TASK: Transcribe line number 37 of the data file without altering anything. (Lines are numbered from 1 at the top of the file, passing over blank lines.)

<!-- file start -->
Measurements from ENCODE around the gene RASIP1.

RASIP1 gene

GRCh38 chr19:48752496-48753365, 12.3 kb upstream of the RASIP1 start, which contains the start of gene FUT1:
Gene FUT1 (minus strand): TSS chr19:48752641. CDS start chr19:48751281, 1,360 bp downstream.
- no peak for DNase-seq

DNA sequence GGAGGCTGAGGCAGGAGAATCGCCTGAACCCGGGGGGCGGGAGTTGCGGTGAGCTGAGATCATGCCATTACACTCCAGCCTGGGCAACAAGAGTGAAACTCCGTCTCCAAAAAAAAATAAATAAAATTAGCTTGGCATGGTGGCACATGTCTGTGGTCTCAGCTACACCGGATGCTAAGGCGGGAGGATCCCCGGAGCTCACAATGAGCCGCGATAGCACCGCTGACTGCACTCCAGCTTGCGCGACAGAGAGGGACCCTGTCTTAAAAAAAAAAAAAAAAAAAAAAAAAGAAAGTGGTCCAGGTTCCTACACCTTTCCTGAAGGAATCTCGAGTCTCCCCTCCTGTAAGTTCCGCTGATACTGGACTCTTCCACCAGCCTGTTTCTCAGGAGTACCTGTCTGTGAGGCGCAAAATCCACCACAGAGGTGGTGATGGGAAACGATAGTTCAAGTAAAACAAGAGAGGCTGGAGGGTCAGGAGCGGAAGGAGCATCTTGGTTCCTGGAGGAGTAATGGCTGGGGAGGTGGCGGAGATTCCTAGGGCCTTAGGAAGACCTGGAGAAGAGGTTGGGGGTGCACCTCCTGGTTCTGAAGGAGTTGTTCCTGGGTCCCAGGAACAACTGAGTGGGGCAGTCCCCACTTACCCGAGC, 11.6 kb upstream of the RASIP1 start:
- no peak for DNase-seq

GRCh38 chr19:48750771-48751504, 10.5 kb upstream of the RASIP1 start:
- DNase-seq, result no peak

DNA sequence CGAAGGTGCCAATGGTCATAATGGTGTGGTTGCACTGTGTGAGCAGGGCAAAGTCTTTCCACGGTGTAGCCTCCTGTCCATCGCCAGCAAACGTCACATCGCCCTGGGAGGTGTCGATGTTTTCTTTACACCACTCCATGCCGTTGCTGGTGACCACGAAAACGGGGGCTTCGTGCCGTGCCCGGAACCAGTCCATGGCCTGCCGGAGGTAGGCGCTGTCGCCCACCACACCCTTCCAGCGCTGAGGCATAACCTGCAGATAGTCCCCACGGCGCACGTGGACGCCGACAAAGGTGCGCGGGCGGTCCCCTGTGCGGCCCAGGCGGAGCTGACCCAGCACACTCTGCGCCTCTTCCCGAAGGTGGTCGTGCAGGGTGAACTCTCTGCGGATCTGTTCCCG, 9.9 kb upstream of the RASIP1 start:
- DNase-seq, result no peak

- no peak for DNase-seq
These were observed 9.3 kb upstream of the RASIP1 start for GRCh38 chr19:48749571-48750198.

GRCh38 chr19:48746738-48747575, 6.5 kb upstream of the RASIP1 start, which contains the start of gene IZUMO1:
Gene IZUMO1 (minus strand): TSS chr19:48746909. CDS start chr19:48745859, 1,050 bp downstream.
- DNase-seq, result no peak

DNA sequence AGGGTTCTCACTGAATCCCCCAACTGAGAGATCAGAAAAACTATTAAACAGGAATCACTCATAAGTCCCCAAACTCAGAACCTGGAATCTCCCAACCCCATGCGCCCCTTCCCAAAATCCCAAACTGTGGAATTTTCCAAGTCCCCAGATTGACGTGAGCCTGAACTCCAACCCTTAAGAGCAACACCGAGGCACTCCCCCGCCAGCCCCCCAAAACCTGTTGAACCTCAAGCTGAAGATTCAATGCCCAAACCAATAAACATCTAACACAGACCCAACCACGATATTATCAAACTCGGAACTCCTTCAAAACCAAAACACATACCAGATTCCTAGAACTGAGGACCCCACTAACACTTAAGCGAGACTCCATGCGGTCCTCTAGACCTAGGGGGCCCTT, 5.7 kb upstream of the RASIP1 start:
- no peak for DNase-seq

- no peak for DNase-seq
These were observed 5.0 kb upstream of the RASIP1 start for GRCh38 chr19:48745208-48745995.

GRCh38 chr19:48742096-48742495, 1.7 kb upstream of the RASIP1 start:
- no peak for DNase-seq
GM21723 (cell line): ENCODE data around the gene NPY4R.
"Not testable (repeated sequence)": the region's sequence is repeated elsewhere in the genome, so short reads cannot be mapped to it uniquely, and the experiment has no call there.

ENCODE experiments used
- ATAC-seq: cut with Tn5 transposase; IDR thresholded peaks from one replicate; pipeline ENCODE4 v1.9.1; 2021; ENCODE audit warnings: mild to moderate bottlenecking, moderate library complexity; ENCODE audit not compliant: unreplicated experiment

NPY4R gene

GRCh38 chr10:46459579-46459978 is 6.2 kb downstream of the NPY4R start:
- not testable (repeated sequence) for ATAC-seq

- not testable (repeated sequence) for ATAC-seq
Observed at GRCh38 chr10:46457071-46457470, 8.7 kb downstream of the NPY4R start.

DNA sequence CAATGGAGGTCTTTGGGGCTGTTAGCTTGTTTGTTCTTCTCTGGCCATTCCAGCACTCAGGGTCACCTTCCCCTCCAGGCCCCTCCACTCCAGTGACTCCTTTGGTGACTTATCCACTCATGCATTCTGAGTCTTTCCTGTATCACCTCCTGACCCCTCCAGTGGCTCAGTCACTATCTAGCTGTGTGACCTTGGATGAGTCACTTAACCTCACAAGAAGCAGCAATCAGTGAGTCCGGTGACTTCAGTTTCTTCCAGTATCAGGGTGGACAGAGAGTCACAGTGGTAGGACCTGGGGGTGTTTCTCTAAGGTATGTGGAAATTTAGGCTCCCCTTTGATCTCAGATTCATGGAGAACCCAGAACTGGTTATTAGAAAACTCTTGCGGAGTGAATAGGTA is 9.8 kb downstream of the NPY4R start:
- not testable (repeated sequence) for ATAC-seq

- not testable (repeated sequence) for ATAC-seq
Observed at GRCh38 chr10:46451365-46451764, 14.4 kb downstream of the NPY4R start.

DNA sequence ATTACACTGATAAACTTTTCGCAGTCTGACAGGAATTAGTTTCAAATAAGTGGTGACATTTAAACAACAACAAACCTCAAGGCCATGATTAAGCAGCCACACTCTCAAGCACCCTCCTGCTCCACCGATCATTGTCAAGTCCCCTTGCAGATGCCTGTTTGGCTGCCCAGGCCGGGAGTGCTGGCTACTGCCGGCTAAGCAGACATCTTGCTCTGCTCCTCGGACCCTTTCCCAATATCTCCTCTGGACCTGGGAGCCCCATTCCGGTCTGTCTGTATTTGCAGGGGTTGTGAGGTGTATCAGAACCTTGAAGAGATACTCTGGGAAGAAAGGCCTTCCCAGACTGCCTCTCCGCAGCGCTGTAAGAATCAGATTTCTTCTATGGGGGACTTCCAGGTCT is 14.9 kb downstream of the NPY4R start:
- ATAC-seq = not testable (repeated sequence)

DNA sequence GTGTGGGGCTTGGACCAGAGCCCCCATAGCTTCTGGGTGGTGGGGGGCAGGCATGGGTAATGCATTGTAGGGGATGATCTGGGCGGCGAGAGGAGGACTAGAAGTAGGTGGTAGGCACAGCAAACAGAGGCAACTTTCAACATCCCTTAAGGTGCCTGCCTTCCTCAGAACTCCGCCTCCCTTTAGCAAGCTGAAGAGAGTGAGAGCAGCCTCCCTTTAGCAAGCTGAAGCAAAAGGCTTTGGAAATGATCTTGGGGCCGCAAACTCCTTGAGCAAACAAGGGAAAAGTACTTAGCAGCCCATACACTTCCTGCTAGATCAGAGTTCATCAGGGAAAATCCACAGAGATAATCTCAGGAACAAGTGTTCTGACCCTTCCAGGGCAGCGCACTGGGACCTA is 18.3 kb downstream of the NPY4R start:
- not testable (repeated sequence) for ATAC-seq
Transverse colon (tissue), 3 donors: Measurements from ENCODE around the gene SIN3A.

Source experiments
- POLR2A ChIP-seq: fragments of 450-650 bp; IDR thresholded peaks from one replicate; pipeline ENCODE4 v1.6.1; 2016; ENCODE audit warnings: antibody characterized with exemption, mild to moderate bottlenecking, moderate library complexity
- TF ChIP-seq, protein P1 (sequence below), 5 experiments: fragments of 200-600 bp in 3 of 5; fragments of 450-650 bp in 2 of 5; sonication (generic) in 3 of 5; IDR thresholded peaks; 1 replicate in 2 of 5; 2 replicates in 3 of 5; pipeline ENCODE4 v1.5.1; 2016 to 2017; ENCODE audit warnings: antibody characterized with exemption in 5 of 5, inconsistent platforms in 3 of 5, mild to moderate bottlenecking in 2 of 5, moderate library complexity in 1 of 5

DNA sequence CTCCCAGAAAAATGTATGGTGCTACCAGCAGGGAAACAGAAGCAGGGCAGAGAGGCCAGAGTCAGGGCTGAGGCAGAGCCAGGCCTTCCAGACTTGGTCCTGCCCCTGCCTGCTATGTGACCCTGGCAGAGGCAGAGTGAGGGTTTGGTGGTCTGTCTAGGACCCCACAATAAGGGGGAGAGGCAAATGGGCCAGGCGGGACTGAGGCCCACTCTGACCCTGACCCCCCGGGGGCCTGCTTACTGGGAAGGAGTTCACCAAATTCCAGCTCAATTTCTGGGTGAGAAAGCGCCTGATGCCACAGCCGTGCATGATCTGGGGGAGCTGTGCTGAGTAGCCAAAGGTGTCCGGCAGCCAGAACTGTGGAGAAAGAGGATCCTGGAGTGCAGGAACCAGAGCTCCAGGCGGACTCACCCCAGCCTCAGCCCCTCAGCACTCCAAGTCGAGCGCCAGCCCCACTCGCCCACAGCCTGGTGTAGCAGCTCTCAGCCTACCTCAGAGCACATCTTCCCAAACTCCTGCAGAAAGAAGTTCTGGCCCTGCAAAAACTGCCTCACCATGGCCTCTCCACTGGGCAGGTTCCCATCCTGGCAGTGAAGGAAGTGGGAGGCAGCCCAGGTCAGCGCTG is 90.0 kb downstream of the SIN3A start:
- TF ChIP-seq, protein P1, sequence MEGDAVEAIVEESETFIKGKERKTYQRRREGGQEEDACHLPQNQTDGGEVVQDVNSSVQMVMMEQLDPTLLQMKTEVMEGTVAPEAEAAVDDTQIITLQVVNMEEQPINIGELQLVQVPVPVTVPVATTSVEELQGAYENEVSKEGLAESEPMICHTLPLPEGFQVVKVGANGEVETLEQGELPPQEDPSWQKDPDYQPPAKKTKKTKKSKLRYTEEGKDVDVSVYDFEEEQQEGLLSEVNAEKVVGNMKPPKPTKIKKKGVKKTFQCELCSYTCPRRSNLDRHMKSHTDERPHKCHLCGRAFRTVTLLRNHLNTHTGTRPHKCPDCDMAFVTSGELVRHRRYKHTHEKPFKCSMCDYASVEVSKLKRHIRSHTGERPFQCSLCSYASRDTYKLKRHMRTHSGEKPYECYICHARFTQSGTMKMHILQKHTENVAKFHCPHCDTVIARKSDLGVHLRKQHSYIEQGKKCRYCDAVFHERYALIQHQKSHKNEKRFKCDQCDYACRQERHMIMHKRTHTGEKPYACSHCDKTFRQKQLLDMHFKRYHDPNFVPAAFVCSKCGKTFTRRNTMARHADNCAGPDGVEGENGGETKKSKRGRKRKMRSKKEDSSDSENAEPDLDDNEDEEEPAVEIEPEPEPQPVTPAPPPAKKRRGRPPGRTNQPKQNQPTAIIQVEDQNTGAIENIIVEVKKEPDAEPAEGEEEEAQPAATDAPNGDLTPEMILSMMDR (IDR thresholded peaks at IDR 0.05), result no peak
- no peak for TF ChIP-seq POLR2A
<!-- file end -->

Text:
- ATAC-seq = not testable (repeated sequence)